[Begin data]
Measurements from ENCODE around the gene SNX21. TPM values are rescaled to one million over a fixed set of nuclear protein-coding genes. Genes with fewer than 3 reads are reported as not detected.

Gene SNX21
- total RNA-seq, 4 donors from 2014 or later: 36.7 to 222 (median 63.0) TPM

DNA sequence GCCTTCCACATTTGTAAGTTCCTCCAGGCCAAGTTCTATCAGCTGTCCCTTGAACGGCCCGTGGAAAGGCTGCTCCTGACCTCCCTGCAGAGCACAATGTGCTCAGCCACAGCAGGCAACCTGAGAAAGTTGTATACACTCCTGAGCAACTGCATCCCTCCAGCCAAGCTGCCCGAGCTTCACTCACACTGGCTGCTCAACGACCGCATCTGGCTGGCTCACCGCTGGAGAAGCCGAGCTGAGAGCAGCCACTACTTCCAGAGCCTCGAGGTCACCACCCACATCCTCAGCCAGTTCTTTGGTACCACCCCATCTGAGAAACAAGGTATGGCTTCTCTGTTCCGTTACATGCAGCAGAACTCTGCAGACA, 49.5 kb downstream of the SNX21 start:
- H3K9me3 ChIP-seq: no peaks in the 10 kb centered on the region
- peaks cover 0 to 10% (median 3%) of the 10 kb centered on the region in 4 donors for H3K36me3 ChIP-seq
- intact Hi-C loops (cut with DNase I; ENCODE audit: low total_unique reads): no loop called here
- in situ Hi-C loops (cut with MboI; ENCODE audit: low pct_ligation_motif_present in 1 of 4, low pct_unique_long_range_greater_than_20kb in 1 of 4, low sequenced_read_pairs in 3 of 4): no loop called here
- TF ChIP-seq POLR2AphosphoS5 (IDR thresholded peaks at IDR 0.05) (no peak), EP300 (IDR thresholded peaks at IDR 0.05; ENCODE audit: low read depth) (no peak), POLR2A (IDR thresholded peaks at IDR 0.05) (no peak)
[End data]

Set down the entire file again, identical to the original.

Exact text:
Measurements from ENCODE around the gene SNX21. TPM values are rescaled to one million over a fixed set of nuclear protein-coding genes. Genes with fewer than 3 reads are reported as not detected.

Gene SNX21
- total RNA-seq, 4 donors from 2014 or later: 36.7 to 222 (median 63.0) TPM

DNA sequence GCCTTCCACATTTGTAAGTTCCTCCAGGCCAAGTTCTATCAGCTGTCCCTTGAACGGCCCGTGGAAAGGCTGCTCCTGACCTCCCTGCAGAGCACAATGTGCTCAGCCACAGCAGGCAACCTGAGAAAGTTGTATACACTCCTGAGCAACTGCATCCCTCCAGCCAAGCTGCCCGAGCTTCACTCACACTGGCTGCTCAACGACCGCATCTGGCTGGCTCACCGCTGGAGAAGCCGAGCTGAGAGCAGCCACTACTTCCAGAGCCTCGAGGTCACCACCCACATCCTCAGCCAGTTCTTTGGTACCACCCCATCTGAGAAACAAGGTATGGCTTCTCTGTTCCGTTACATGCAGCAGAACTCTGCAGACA, 49.5 kb downstream of the SNX21 start:
- H3K9me3 ChIP-seq: no peaks in the 10 kb centered on the region
- peaks cover 0 to 10% (median 3%) of the 10 kb centered on the region in 4 donors for H3K36me3 ChIP-seq
- intact Hi-C loops (cut with DNase I; ENCODE audit: low total_unique reads): no loop called here
- in situ Hi-C loops (cut with MboI; ENCODE audit: low pct_ligation_motif_present in 1 of 4, low pct_unique_long_range_greater_than_20kb in 1 of 4, low sequenced_read_pairs in 3 of 4): no loop called here
- TF ChIP-seq POLR2AphosphoS5 (IDR thresholded peaks at IDR 0.05) (no peak), EP300 (IDR thresholded peaks at IDR 0.05; ENCODE audit: low read depth) (no peak), POLR2A (IDR thresholded peaks at IDR 0.05) (no peak)